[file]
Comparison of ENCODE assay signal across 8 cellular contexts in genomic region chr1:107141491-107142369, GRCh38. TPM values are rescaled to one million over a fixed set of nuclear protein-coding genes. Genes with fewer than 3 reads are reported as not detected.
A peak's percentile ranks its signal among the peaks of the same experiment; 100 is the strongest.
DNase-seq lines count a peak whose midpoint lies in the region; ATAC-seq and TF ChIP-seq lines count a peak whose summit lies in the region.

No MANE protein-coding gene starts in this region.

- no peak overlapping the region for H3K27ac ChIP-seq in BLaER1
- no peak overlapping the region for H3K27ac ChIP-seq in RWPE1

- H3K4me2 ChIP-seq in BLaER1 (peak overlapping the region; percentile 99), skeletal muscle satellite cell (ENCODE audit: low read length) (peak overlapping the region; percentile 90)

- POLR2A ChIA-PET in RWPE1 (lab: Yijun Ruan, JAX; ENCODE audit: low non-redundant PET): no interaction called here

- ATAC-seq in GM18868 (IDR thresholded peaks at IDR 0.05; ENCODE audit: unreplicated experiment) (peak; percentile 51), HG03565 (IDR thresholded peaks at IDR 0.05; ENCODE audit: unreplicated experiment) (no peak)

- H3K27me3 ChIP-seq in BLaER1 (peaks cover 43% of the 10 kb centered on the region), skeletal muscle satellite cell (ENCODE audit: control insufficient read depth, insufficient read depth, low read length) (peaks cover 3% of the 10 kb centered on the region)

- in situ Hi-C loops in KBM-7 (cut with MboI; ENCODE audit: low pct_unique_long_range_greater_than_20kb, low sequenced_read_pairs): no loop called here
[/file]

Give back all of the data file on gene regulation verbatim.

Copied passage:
Comparison of ENCODE assay signal across 8 cellular contexts in genomic region chr1:107141491-107142369, GRCh38. TPM values are rescaled to one million over a fixed set of nuclear protein-coding genes. Genes with fewer than 3 reads are reported as not detected.
A peak's percentile ranks its signal among the peaks of the same experiment; 100 is the strongest.
DNase-seq lines count a peak whose midpoint lies in the region; ATAC-seq and TF ChIP-seq lines count a peak whose summit lies in the region.

No MANE protein-coding gene starts in this region.

- no peak overlapping the region for H3K27ac ChIP-seq in BLaER1
- no peak overlapping the region for H3K27ac ChIP-seq in RWPE1

- H3K4me2 ChIP-seq in BLaER1 (peak overlapping the region; percentile 99), skeletal muscle satellite cell (ENCODE audit: low read length) (peak overlapping the region; percentile 90)

- POLR2A ChIA-PET in RWPE1 (lab: Yijun Ruan, JAX; ENCODE audit: low non-redundant PET): no interaction called here

- ATAC-seq in GM18868 (IDR thresholded peaks at IDR 0.05; ENCODE audit: unreplicated experiment) (peak; percentile 51), HG03565 (IDR thresholded peaks at IDR 0.05; ENCODE audit: unreplicated experiment) (no peak)

- H3K27me3 ChIP-seq in BLaER1 (peaks cover 43% of the 10 kb centered on the region), skeletal muscle satellite cell (ENCODE audit: control insufficient read depth, insufficient read depth, low read length) (peaks cover 3% of the 10 kb centered on the region)

- in situ Hi-C loops in KBM-7 (cut with MboI; ENCODE audit: low pct_unique_long_range_greater_than_20kb, low sequenced_read_pairs): no loop called here